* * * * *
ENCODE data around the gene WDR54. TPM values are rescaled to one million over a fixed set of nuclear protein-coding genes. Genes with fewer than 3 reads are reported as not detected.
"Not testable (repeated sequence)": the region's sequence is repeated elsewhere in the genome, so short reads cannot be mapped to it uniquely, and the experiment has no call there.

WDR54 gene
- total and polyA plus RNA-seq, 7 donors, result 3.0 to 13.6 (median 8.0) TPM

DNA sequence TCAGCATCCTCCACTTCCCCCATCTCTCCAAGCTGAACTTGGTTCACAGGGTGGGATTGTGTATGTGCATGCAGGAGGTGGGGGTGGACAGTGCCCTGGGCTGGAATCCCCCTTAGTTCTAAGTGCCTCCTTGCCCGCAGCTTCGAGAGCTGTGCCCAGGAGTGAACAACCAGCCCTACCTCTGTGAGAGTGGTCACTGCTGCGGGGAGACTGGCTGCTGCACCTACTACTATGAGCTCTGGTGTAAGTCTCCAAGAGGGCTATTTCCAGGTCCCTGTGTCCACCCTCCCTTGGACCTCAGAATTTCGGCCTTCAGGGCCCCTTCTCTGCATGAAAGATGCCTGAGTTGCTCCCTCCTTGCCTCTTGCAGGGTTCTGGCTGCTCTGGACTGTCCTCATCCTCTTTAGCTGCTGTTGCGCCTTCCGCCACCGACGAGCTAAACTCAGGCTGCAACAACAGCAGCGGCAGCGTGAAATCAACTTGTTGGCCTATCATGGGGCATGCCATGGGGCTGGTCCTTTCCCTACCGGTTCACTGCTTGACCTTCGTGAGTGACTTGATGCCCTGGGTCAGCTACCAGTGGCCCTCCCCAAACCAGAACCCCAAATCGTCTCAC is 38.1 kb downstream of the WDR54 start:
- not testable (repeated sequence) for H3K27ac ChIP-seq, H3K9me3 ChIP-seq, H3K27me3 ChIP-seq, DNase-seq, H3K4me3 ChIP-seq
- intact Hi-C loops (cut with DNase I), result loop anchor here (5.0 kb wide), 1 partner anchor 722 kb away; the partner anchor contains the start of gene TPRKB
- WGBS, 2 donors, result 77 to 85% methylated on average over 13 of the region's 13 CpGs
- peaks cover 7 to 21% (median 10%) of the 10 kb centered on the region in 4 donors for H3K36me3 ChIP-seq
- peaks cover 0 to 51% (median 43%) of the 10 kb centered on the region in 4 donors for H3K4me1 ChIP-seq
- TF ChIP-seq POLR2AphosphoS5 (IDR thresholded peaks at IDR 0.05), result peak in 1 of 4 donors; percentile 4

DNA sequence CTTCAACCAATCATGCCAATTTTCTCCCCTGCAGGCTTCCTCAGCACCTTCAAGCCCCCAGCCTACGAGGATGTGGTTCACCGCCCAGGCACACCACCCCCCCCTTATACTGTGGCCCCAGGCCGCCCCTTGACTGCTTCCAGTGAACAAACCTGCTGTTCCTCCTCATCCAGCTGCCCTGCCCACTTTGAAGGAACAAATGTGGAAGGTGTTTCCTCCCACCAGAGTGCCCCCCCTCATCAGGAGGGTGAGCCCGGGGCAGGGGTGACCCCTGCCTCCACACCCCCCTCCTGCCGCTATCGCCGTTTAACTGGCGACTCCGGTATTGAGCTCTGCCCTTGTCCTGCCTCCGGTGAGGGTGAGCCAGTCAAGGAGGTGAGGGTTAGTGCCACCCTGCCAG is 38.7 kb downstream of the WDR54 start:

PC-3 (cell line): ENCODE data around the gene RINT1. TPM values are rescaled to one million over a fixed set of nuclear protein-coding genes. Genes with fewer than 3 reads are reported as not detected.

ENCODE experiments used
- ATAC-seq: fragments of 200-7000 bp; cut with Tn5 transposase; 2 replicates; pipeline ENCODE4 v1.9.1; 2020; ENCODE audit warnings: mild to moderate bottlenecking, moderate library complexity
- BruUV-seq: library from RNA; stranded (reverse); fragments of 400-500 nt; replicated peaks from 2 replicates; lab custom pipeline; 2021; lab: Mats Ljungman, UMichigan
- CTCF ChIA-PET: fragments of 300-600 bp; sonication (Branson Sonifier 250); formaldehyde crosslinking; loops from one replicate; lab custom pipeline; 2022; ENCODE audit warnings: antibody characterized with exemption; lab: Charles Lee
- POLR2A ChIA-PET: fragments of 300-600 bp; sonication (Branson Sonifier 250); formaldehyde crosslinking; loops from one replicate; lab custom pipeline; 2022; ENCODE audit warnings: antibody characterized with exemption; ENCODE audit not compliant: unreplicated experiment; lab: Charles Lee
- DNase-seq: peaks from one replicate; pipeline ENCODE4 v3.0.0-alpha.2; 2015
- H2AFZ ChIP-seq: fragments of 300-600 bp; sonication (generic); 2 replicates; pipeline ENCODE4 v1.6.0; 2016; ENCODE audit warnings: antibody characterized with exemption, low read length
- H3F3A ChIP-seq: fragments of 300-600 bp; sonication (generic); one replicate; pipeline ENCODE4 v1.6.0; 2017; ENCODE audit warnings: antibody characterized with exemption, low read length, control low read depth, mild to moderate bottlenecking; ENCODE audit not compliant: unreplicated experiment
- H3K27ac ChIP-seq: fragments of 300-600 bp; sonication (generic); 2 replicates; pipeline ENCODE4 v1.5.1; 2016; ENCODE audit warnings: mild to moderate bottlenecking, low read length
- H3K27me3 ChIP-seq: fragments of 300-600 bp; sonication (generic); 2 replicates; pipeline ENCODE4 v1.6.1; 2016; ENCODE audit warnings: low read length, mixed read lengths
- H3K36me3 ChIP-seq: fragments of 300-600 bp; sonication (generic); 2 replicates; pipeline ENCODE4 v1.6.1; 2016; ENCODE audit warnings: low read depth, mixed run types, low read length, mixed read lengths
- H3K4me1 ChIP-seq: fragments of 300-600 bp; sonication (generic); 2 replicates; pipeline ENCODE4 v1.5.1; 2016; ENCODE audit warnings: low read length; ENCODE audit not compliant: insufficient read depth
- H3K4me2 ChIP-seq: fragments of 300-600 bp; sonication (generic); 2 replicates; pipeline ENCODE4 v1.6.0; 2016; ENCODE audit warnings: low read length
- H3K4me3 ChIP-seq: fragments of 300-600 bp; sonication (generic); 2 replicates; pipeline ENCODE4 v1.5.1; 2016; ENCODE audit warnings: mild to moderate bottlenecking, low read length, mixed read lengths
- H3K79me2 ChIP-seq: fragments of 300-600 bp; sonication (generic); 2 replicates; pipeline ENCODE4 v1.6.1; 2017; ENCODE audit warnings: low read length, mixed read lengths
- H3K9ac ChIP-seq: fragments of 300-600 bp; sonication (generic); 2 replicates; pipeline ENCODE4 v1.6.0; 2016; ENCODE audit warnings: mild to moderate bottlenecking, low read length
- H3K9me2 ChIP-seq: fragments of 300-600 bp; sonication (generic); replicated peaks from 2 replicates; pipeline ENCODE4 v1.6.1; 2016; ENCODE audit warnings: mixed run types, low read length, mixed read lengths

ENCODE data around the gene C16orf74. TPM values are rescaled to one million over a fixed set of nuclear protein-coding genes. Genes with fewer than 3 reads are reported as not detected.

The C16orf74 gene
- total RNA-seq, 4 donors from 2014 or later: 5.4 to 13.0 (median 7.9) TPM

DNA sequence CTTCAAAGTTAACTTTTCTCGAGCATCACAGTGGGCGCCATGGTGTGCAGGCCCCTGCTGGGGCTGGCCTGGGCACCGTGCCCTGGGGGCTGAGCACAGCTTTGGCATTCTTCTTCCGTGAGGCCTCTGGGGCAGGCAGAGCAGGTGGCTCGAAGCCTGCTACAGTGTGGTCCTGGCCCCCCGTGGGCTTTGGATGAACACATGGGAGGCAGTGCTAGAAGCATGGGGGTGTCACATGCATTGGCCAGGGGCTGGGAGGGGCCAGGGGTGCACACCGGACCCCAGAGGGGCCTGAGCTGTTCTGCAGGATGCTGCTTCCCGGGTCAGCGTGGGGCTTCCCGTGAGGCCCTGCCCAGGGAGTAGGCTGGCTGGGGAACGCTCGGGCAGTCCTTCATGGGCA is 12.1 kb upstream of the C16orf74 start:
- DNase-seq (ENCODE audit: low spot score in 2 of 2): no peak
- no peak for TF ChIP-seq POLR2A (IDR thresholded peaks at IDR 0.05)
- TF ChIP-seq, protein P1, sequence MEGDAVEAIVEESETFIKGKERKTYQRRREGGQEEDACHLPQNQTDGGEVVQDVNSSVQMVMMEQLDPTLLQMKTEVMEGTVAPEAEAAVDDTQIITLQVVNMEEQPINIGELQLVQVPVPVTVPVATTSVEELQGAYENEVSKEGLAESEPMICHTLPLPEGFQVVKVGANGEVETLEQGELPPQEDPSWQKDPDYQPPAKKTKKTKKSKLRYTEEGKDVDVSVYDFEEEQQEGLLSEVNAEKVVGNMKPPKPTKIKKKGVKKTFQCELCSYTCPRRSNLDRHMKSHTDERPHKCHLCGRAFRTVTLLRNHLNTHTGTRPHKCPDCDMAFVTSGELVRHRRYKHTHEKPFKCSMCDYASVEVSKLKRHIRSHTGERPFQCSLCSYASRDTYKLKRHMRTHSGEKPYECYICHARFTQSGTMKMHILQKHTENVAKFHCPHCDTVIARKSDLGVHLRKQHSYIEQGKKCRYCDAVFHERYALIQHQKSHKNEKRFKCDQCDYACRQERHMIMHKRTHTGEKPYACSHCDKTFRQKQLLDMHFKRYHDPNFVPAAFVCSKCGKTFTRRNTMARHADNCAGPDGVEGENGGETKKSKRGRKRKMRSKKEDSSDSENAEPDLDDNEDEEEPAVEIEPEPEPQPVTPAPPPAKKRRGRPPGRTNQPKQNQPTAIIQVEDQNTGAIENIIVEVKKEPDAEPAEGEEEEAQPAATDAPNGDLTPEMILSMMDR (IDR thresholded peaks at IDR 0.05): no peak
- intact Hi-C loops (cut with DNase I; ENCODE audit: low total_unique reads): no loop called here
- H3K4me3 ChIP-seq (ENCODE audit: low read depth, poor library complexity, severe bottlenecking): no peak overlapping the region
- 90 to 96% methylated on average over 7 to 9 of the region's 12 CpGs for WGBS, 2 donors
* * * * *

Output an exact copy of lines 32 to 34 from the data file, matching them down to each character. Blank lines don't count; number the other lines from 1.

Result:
The C16orf74 gene
- total RNA-seq, 4 donors from 2014 or later: 5.4 to 13.0 (median 7.9) TPM

DNA sequence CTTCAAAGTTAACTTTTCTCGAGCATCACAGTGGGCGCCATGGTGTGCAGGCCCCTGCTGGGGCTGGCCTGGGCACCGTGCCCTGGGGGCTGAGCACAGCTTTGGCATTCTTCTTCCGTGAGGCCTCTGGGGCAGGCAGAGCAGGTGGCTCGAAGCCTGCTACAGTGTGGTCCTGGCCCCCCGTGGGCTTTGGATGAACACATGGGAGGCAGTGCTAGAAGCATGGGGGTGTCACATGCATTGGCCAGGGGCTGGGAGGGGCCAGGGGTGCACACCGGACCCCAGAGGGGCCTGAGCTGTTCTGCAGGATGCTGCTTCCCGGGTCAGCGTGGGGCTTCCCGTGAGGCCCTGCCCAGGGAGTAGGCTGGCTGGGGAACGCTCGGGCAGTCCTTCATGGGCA is 12.1 kb upstream of the C16orf74 start: